• Daniels Building at One Spadina Crescent, The University of Toronto, Toronto, Canada | NADAAA with Adamson Associates and ERA Architects — historic educational structure redesigned for changing future needs; solar-ready roof; emergency back-up systems include a generator capable of powering lighting, elevators, air conditioning in select IT rooms, and other critical electrical services
  • Interdisciplinary Science and Engineering Complex, Northeastern University, Boston, MA | Payette — parametric design and energy modeling; leverages passive elements to reduce energy demand and employs high-tech energy recovery systems to further reduce energy use; daylight-filled atrium that acts as a mixing chamber for a cascade air system to recycle air throughout the building
  • Lakeside Senior Apartments, Oakland, CA | David Baker Architects — below-grade parking garage; tight building envelope and massing articulation that responds to orientation; efficient, cost-effective equipment that needs minimal maintenance and takes advantage of heat recovery and solar energy to reduce loads (e.g., heat recovery ventilators in units); CFL and LED lighting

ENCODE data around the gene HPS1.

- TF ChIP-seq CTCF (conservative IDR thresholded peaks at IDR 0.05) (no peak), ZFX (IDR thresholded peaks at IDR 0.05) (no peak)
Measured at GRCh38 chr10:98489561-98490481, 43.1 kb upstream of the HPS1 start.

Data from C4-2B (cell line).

• North Transfer Station, Seattle, WA | Mahlum Architects —for surrounding community, rooftops are clear of mechanical equipment, supporting PV arrays and greenery instead; angled sound wall maintains noise levels; ultra-quiet, airtight, and quick up-down doors control both odors and noise; misting on the tipping floor keeps dust and odors to a minimum
  • Oregon Zoo Education Center, Portland, OR | Opsis Architecture — LEED Platinum; sustainable elements including solar panels, native plants, bird-safe windows and rain gardens educate the public; interconnected system of rain gardens and planters slows the flow of rainwater, and the plants and soil filter out dirt, oil, and pollutants while providing habitat for small creatures
  • St. Patrick’s Cathedral, New York, NY | Murphy Burnham & Buttrick Architects — historic renovation achieved 29% reduction in annual energy use, stabilized significant historic fabric with 5 million+ annual visitors; 1960s-era mechanical equipment replaced, update-ready; optimized daylighting, thermal comfort; new glass entry doors cut outdoor noise by 75%, reduce drafts, infiltration of pollutants